Format

Send to:

Choose Destination
See comment in PubMed Commons below
Neuroimage. 2007 Mar;35(1):105-20. Epub 2007 Jan 18.

Analysis of a large fMRI cohort: Statistical and methodological issues for group analyses.

Author information

  • 1INRIA Futurs, Service Hospitalier Frédéric Joliot, 4, Place du Général Leclerc, 91401 Orsay cedex, France. thirion@shfj.cea.fr <thirion@shfj.cea.fr>

Abstract

The aim of group fMRI studies is to relate contrasts of tasks or stimuli to regional brain activity increases. These studies typically involve 10 to 16 subjects. The average regional activity statistical significance is assessed using the subject to subject variability of the effect (random effects analyses). Because of the relatively small number of subjects included, the sensitivity and reliability of these analyses is questionable and hard to investigate. In this work, we use a very large number of subject (more than 80) to investigate this issue. We take advantage of this large cohort to study the statistical properties of the inter-subject activity and focus on the notion of reproducibility by bootstrapping. We asked simple but important methodological questions: Is there, from the point of view of reliability, an optimal statistical threshold for activity maps? How many subjects should be included in group studies? What method should be preferred for inference? Our results suggest that i) optimal thresholds can indeed be found, and are rather lower than usual corrected for multiple comparison thresholds, ii) 20 subjects or more should be included in functional neuroimaging studies in order to have sufficient reliability, iii) non-parametric significance assessment should be preferred to parametric methods, iv) cluster-level thresholding is more reliable than voxel-based thresholding, and v) mixed effects tests are much more reliable than random effects tests. Moreover, our study shows that inter-subject variability plays a prominent role in the relatively low sensitivity and reliability of group studies.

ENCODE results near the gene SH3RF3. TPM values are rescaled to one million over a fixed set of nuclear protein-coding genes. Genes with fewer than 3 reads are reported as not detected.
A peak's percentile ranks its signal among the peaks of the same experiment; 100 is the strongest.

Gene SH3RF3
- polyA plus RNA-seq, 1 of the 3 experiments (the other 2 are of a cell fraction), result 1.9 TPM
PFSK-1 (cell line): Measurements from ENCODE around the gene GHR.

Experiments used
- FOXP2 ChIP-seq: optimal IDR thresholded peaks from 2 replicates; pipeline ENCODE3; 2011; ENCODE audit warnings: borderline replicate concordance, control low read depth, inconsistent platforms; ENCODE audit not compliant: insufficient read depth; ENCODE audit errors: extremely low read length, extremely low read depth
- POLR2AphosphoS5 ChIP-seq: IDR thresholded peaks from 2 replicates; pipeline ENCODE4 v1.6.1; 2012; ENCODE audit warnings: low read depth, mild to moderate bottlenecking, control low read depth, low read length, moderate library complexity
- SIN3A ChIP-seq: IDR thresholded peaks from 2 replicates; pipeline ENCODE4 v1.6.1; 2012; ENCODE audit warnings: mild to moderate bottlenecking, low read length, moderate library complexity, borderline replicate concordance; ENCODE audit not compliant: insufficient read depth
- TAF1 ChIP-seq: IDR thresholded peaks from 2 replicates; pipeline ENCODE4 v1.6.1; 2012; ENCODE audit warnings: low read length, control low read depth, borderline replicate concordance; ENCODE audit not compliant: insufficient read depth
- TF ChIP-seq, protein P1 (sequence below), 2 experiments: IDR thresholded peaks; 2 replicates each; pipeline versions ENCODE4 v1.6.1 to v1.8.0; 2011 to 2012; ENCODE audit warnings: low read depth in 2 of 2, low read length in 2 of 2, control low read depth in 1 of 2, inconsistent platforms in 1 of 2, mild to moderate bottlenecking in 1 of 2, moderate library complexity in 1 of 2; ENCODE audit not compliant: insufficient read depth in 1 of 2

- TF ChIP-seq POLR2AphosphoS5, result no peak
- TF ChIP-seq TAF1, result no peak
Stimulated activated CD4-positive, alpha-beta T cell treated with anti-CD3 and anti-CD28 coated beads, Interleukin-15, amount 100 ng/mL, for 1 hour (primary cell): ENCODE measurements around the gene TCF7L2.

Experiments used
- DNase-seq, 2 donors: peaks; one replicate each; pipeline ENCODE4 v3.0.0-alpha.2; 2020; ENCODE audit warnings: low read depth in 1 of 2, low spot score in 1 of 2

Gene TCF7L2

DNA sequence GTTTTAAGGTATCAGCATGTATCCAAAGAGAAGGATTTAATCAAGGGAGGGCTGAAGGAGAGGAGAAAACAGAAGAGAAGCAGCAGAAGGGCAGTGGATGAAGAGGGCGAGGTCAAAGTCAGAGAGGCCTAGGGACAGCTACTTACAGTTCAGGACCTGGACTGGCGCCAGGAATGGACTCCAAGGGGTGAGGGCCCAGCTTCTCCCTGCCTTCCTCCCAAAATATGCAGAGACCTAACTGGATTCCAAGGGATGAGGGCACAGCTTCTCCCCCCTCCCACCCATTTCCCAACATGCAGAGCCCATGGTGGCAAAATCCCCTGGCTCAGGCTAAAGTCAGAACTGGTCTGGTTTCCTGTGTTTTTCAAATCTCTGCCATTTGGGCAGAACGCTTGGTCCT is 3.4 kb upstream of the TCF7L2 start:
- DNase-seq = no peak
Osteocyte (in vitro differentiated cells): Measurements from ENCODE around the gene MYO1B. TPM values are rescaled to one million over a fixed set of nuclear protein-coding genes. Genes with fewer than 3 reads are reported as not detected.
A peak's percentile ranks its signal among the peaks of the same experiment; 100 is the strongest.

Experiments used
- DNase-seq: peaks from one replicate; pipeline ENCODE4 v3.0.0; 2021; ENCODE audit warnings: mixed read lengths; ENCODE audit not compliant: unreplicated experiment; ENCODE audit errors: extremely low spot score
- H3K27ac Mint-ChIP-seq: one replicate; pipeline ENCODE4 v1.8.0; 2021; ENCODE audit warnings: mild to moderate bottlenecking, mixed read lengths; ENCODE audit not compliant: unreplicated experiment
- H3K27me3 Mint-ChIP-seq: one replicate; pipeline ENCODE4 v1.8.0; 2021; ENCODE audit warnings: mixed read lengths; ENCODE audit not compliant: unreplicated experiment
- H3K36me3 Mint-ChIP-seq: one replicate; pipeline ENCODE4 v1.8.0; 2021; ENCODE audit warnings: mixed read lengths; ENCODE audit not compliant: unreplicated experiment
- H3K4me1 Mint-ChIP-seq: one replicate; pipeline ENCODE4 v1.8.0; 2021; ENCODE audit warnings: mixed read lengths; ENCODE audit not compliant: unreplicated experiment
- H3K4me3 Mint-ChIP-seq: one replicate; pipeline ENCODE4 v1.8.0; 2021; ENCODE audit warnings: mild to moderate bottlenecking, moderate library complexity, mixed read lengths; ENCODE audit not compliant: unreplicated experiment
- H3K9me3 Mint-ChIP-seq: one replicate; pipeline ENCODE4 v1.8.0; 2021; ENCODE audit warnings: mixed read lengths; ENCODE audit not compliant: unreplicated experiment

PMID:
17239619
[PubMed - indexed for MEDLINE]
PubMed Commons home

PubMed Commons

0 comments
How to join PubMed Commons

    Supplemental Content

    Full text links

    Icon for Elsevier Science
    Loading ...
    Write to the Help Desk